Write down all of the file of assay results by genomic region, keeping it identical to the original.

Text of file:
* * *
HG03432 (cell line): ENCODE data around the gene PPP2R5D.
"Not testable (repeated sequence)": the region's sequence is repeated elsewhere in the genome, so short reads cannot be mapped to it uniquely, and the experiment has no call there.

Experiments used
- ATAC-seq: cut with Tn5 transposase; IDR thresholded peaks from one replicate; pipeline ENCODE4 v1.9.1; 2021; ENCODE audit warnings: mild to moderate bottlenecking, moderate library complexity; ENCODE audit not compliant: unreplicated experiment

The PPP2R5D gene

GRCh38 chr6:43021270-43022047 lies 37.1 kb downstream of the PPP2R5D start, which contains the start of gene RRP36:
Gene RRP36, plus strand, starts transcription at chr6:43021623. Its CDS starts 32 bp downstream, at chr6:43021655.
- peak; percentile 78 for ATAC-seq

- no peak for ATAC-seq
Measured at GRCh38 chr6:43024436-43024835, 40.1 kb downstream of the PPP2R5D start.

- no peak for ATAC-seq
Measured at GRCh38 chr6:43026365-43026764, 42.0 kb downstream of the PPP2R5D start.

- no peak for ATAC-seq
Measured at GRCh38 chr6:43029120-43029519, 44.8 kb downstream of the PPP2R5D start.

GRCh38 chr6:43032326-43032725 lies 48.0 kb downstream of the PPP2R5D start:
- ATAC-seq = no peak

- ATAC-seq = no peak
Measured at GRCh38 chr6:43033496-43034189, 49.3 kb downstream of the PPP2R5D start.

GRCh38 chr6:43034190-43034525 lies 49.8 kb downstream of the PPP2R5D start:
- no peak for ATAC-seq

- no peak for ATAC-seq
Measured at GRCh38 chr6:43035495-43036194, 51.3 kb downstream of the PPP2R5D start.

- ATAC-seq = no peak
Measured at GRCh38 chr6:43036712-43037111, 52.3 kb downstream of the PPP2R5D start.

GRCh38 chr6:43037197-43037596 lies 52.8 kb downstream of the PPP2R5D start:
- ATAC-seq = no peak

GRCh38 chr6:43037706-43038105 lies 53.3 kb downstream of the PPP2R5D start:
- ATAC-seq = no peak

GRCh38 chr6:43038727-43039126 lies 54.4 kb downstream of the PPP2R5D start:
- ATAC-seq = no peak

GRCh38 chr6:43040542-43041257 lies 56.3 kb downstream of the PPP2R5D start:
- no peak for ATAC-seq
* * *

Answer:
HG03432 (cell line): ENCODE data around the gene PPP2R5D.
"Not testable (repeated sequence)": the region's sequence is repeated elsewhere in the genome, so short reads cannot be mapped to it uniquely, and the experiment has no call there.

Experiments used
- ATAC-seq: cut with Tn5 transposase; IDR thresholded peaks from one replicate; pipeline ENCODE4 v1.9.1; 2021; ENCODE audit warnings: mild to moderate bottlenecking, moderate library complexity; ENCODE audit not compliant: unreplicated experiment

The PPP2R5D gene

GRCh38 chr6:43021270-43022047 lies 37.1 kb downstream of the PPP2R5D start, which contains the start of gene RRP36:
Gene RRP36, plus strand, starts transcription at chr6:43021623. Its CDS starts 32 bp downstream, at chr6:43021655.
- peak; percentile 78 for ATAC-seq

- no peak for ATAC-seq
Measured at GRCh38 chr6:43024436-43024835, 40.1 kb downstream of the PPP2R5D start.

- no peak for ATAC-seq
Measured at GRCh38 chr6:43026365-43026764, 42.0 kb downstream of the PPP2R5D start.

- no peak for ATAC-seq
Measured at GRCh38 chr6:43029120-43029519, 44.8 kb downstream of the PPP2R5D start.

GRCh38 chr6:43032326-43032725 lies 48.0 kb downstream of the PPP2R5D start:
- ATAC-seq = no peak

- ATAC-seq = no peak
Measured at GRCh38 chr6:43033496-43034189, 49.3 kb downstream of the PPP2R5D start.

GRCh38 chr6:43034190-43034525 lies 49.8 kb downstream of the PPP2R5D start:
- no peak for ATAC-seq

- no peak for ATAC-seq
Measured at GRCh38 chr6:43035495-43036194, 51.3 kb downstream of the PPP2R5D start.

- ATAC-seq = no peak
Measured at GRCh38 chr6:43036712-43037111, 52.3 kb downstream of the PPP2R5D start.

GRCh38 chr6:43037197-43037596 lies 52.8 kb downstream of the PPP2R5D start:
- ATAC-seq = no peak

GRCh38 chr6:43037706-43038105 lies 53.3 kb downstream of the PPP2R5D start:
- ATAC-seq = no peak

GRCh38 chr6:43038727-43039126 lies 54.4 kb downstream of the PPP2R5D start:
- ATAC-seq = no peak

GRCh38 chr6:43040542-43041257 lies 56.3 kb downstream of the PPP2R5D start:
- no peak for ATAC-seq